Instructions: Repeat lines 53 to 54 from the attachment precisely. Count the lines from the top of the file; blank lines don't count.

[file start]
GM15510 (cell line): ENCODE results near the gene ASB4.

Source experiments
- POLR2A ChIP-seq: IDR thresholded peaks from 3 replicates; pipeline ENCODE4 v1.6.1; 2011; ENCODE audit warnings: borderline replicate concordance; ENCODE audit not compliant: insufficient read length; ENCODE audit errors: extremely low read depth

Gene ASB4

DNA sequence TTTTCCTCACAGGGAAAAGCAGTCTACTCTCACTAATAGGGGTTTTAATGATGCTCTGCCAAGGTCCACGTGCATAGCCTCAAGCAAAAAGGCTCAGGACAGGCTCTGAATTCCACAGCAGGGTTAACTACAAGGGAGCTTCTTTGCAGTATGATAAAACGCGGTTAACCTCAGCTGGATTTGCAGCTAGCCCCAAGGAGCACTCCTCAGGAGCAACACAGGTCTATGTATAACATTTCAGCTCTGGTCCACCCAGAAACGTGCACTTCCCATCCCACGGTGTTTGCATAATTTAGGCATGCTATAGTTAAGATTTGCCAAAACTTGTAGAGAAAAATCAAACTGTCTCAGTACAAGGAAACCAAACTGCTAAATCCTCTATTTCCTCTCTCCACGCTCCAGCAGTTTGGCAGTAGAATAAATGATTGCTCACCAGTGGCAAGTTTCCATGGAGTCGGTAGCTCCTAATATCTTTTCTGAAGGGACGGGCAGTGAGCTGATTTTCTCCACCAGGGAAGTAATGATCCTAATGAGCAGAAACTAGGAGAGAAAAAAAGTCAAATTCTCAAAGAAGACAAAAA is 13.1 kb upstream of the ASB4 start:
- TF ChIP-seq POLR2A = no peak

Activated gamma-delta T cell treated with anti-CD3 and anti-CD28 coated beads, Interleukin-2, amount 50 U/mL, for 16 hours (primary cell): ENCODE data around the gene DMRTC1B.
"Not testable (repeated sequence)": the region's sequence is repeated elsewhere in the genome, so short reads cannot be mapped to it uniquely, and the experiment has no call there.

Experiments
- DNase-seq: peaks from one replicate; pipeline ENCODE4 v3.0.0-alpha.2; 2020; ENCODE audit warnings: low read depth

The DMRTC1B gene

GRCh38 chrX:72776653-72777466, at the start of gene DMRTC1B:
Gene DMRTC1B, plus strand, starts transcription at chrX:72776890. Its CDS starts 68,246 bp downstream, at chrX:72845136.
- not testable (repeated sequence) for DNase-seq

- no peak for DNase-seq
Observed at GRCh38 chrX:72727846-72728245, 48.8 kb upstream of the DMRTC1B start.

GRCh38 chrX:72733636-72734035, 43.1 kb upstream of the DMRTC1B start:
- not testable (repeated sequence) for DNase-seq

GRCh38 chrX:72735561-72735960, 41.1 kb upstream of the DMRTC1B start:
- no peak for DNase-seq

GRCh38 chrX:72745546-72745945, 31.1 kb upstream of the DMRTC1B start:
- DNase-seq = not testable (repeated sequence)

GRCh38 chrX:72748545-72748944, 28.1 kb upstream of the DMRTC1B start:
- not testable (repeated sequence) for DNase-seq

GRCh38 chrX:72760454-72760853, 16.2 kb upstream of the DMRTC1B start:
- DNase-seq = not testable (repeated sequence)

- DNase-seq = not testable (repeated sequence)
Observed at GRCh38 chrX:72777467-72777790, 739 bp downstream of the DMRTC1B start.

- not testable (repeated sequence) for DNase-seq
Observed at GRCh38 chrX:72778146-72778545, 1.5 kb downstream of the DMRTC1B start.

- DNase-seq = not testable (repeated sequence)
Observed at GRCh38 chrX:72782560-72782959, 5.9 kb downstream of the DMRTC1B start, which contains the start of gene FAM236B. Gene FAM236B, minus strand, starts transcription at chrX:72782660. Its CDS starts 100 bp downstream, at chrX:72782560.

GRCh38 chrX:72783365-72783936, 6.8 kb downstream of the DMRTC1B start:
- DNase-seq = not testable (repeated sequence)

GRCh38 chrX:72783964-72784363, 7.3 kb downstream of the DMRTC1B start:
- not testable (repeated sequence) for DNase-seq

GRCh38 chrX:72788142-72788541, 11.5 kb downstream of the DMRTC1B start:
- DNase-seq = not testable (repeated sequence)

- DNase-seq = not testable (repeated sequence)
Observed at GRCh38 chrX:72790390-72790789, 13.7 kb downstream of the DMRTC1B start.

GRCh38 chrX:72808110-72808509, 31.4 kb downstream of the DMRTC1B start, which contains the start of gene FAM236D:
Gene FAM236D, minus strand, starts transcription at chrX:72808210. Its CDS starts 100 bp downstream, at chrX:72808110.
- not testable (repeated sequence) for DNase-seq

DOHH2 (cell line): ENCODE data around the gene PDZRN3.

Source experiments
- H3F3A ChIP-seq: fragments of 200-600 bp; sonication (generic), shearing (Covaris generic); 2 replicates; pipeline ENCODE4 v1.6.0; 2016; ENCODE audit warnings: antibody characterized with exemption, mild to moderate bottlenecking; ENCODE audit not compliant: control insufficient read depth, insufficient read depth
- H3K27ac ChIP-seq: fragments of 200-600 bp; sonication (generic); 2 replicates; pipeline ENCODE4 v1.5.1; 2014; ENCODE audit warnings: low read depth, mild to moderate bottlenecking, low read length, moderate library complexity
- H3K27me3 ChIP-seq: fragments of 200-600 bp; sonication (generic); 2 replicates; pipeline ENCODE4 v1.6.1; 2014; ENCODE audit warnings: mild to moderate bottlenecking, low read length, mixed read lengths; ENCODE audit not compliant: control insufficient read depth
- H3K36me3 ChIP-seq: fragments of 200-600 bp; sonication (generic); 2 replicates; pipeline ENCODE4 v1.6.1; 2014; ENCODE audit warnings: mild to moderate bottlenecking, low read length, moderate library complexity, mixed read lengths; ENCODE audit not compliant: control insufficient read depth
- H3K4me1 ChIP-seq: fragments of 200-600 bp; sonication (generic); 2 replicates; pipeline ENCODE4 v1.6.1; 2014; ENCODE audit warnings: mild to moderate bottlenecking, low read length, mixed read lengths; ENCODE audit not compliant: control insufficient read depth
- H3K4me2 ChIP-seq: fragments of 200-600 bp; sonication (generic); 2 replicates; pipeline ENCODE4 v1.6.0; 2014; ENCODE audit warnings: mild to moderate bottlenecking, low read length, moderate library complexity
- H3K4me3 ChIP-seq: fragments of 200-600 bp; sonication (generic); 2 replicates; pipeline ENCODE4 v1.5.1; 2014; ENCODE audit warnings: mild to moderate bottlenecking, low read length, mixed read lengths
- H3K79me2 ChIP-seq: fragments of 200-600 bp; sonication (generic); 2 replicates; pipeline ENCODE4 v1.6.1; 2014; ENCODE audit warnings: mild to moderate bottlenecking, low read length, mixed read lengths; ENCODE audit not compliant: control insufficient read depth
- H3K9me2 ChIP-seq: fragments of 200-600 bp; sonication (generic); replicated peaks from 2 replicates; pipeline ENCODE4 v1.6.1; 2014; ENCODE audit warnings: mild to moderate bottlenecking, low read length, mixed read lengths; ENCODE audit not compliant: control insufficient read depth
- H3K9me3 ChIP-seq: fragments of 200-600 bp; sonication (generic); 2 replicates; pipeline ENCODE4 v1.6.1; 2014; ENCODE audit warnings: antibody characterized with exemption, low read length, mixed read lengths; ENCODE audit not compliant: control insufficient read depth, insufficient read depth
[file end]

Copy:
- H3K79me2 ChIP-seq: fragments of 200-600 bp; sonication (generic); 2 replicates; pipeline ENCODE4 v1.6.1; 2014; ENCODE audit warnings: mild to moderate bottlenecking, low read length, mixed read lengths; ENCODE audit not compliant: control insufficient read depth
- H3K9me2 ChIP-seq: fragments of 200-600 bp; sonication (generic); replicated peaks from 2 replicates; pipeline ENCODE4 v1.6.1; 2014; ENCODE audit warnings: mild to moderate bottlenecking, low read length, mixed read lengths; ENCODE audit not compliant: control insufficient read depth